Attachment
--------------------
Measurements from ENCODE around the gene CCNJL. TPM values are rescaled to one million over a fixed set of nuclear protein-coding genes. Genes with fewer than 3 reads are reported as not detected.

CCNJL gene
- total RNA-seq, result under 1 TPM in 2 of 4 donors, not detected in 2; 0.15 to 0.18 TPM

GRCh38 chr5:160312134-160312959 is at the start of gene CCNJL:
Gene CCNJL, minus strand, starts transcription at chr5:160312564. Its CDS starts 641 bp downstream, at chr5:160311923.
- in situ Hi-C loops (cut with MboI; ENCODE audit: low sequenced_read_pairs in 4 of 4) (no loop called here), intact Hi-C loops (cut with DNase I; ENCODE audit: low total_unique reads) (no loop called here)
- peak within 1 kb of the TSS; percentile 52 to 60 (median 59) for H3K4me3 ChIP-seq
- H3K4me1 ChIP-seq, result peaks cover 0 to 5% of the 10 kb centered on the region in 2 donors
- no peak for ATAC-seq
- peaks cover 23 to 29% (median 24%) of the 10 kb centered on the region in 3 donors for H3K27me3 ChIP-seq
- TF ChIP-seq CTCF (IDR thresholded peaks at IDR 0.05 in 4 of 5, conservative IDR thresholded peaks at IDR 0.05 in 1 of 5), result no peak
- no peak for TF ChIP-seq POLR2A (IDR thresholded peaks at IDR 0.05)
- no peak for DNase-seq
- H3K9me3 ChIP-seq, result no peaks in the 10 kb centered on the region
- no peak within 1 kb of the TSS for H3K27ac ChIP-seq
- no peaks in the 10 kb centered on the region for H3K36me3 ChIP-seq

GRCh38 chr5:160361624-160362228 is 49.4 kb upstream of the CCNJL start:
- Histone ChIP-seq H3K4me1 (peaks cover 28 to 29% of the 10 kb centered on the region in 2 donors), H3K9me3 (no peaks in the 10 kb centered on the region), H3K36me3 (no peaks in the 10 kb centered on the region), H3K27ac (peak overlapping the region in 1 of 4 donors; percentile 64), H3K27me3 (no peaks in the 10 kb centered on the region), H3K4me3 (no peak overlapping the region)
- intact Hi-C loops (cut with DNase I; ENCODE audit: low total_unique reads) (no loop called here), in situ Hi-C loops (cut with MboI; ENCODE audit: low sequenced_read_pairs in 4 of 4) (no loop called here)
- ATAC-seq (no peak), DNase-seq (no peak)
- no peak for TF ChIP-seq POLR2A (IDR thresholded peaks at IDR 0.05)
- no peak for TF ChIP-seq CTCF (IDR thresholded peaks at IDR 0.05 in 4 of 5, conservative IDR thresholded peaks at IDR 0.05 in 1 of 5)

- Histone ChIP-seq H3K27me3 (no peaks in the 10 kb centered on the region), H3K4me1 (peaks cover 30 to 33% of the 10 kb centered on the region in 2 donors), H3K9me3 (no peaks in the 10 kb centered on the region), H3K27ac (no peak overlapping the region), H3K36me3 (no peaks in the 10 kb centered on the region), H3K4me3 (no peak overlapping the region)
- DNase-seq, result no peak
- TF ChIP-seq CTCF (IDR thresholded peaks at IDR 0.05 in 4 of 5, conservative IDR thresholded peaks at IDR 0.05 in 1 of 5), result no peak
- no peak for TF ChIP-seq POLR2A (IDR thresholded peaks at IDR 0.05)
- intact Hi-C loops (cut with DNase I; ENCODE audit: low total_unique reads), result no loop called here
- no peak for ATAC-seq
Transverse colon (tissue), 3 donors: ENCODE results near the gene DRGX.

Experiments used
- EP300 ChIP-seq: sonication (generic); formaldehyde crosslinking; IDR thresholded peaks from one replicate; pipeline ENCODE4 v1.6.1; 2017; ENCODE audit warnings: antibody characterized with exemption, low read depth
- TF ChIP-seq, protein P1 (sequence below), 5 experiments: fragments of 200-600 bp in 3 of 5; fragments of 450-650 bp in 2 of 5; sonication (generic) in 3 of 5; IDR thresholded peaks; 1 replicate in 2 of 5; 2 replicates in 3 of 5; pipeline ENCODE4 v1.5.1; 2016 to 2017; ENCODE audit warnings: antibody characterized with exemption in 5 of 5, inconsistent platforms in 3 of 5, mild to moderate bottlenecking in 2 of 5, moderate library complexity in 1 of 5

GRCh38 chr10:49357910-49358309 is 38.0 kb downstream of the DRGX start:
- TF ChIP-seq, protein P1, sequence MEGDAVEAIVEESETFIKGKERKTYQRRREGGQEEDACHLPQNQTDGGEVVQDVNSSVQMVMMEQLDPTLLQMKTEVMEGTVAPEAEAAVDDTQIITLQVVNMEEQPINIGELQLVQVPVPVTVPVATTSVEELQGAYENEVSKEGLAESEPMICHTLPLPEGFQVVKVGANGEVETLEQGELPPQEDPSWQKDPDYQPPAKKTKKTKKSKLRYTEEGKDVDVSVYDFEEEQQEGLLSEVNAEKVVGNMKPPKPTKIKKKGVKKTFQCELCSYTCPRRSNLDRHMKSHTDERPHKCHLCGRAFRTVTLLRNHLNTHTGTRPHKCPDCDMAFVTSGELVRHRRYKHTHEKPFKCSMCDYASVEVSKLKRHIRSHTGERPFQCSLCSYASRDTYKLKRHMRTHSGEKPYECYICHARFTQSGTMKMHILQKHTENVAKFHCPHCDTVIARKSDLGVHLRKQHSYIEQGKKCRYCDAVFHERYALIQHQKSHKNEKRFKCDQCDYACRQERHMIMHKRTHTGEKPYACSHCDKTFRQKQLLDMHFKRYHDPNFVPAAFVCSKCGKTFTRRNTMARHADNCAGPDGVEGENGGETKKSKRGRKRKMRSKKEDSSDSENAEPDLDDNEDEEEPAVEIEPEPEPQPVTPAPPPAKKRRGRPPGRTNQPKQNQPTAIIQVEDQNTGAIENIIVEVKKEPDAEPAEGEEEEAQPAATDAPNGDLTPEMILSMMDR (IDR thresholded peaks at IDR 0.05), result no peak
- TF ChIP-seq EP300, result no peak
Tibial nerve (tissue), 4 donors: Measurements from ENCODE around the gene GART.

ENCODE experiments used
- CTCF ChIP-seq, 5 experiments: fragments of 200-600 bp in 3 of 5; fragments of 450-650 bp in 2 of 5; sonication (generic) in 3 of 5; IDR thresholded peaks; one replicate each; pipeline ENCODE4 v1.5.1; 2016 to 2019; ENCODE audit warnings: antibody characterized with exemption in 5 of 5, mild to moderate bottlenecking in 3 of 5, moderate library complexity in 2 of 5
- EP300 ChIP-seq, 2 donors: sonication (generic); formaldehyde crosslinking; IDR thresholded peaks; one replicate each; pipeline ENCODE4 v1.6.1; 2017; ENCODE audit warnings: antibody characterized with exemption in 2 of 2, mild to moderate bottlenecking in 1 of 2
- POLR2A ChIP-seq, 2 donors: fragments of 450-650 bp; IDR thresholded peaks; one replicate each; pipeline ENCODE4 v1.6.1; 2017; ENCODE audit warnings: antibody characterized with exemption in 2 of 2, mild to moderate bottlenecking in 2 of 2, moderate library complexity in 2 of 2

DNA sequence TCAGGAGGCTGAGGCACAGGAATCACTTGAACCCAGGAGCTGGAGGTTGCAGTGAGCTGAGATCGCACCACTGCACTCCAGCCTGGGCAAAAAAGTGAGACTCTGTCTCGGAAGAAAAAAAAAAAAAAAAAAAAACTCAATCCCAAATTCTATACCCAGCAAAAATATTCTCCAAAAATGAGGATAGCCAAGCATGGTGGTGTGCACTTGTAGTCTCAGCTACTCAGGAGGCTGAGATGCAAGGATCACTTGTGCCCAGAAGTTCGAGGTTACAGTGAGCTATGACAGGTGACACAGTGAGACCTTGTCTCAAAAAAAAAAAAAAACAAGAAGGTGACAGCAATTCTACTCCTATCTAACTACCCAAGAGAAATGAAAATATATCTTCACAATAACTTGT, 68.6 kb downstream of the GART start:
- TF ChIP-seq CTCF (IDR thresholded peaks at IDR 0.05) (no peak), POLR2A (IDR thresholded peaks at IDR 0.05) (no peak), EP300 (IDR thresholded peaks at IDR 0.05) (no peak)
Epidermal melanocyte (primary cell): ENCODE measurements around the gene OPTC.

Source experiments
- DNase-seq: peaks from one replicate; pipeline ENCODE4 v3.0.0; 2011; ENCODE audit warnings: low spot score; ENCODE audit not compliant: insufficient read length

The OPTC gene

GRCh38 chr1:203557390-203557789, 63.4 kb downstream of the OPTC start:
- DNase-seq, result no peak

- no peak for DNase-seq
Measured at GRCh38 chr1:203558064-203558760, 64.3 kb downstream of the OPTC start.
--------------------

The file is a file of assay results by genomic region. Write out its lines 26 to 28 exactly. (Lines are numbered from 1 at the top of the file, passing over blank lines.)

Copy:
- no peak for TF ChIP-seq POLR2A (IDR thresholded peaks at IDR 0.05)
- intact Hi-C loops (cut with DNase I; ENCODE audit: low total_unique reads), result no loop called here
- no peak for ATAC-seq